Mickey Haller, murderer?
On the night he celebrates a big win, defense attorney Mickey Haller is pulled over by police, who find the body of a former client in the trunk of his Lincoln. Haller is immediately charged with murder but can’t post the exorbitant $5 million bail slapped on him by a vindictive judge.
Mickey elects to represent himself and is forced to mount his defense from his jail cell in the Twin Towers Correctional Center in downtown Los Angeles. All the while he needs to look over his shoulder — as an officer of the court he is an instant target, and he makes few friends when he reveals a corruption plot within the jail.
But the bigger plot is the one against him. Haller knows he’s been framed, whether by a new enemy or an old one. As his trusted team, including his half-brother, Harry Bosch, investigates, Haller must use all his skills in the courtroom to counter the damning evidence against him.
Even if he can obtain a not-guilty verdict, Mickey understands that it won’t be enough. In order to be truly exonerated, he must find out who really committed the murder and why. That is the law of innocence.
Just wanted to post a very quick review of Michael Connelly’s latest thriller. I read it in two late-night sittings, on tenterhooks: I just had to know how Mickey Haller was going to get himself out of his latest predicament. If you’re a fan of Connelly’s novels, then you’ll no doubt have already picked up/read this one. If you still haven’t given Connelly’s thrillers a try, then I can’t recommend them highly enough. Gripping, well-paced, and another excellent read, The Law of Innocence did not disappoint.
The Law of Innocence includes all of the hallmarks of a Connelly novel, and particularly those elements he saves for the Haller series: examinations and critiques of the US legal/justice system; seat-of-his-pants lawyering from Haller (it’s quite stressful, at times); and a good investigative build-up that leads to an interesting trial. Of course, this time, it’s Haller himself who’s on trial and, with a little help from his friends, he’s defending himself. Hovering over the story is also the spectre of the COVID-19 pandemic inching closer to the United States, and eventually arriving. (I thought this was very well-handled and incorporated into the story.) There are also some interesting call-backs to previous Haller novels, as characters return to help or hinder his quest for justice.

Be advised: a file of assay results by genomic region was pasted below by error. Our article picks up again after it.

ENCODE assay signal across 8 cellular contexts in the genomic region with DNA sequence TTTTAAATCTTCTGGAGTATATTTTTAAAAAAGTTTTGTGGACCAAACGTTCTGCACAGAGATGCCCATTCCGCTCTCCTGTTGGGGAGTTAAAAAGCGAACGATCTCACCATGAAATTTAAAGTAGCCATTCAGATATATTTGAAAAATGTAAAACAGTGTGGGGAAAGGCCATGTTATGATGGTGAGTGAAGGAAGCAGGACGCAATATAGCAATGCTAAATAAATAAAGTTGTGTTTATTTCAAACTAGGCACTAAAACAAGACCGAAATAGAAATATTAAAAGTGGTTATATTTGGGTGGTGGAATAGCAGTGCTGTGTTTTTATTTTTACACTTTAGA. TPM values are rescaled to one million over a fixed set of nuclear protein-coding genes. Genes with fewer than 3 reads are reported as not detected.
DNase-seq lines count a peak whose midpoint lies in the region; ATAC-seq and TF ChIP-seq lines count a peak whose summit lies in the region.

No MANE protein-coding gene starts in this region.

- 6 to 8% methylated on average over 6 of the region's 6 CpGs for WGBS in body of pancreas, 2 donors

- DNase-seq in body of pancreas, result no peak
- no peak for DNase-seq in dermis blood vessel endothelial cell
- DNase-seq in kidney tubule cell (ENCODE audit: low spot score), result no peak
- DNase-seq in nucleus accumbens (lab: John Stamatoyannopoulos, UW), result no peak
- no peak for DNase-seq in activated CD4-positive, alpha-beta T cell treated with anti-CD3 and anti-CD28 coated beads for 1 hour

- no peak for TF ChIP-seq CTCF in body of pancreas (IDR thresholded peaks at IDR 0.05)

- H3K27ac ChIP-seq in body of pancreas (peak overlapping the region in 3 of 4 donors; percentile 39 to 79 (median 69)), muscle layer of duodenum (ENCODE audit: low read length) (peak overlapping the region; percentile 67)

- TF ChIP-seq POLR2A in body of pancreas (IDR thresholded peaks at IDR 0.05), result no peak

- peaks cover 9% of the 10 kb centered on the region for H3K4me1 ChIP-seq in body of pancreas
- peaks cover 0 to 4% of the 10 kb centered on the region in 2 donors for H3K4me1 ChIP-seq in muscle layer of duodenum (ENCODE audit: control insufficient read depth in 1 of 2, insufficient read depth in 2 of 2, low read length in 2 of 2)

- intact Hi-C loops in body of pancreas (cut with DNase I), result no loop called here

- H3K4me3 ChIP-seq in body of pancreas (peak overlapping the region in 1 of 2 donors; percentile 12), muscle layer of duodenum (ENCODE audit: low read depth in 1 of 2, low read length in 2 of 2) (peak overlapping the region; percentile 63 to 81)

The law of innocence is unwritten. It will not be found in a leather-bound codebook. It will never be argued in a courtroom. It cannot be written into law by the elected. It is an abstract idea and yet it closely aligns with the hard laws of nature and science. In the law of physics, for every action, there is an equal and opposite reaction. In the law of innocence, for every man not guilty of a crime, there is a man out there who is. And to prove true innocence, the guilty man must be found and exposed to the world.
As in Connelly’s other novels starring Haller, the author takes a clear-eyed look at the inequities of the US justice system. The ways in which the state and/or city abuse their positions of power, and how often citizens are treated like the enemy, or disposable. He packs the novel with interesting little details (for example, why he’s allowed to use red ink, but no others — it’s an undesirable prison-tattoo colour, apparently), as well as anger-inducing examples of what can happen to those in lock-up awaiting trial.
Connelly really is the master of pacing. I don’t know of an author who is as gifted at hooking a reader’s attention and not letting go. Before I started The Law of Innocence, I’d tried a hotly-tipped debut novel that I just couldn’t get into. So, I put that aside, and dipped into Haller’s latest outing. Next thing I knew, it was 3am and I was almost halfway through The Law of Innocence. I forced myself to go to sleep, and the next night I devoured the rest of the novel — finishing again at 3am. Just great pacing, writing, and overall construction.
The novel has a good ending and conclusion, but it’s also a very Haller ending. If you’re familiar with the character’s other novels, you may know what I mean. If not… I’m sorry. That really won’t be helpful. It’s not that it was too-neat — indeed, I had a feeling it was heading in that direction for much of the final third of the novel. In fact, the lack of a tidy ending is very on-brand for the author: I’ve always liked that his novels often don’t finish on a neatly-tied up conclusion. It gives the stories a more realistic feel.
Overall, then, another excellent novel from the master of the genre. I can’t wait to read the author’s next book — I’m particularly interested to see how, and if, he incorporates the pandemic. While I wait, I’ll have to read two of his stand-alone novels — Chasing the Dime and Void Moon — after which, I will be all caught-up.
As it happens, as I was writing this review, more details about the Netflix show based on the Mickey Haller novels was announced.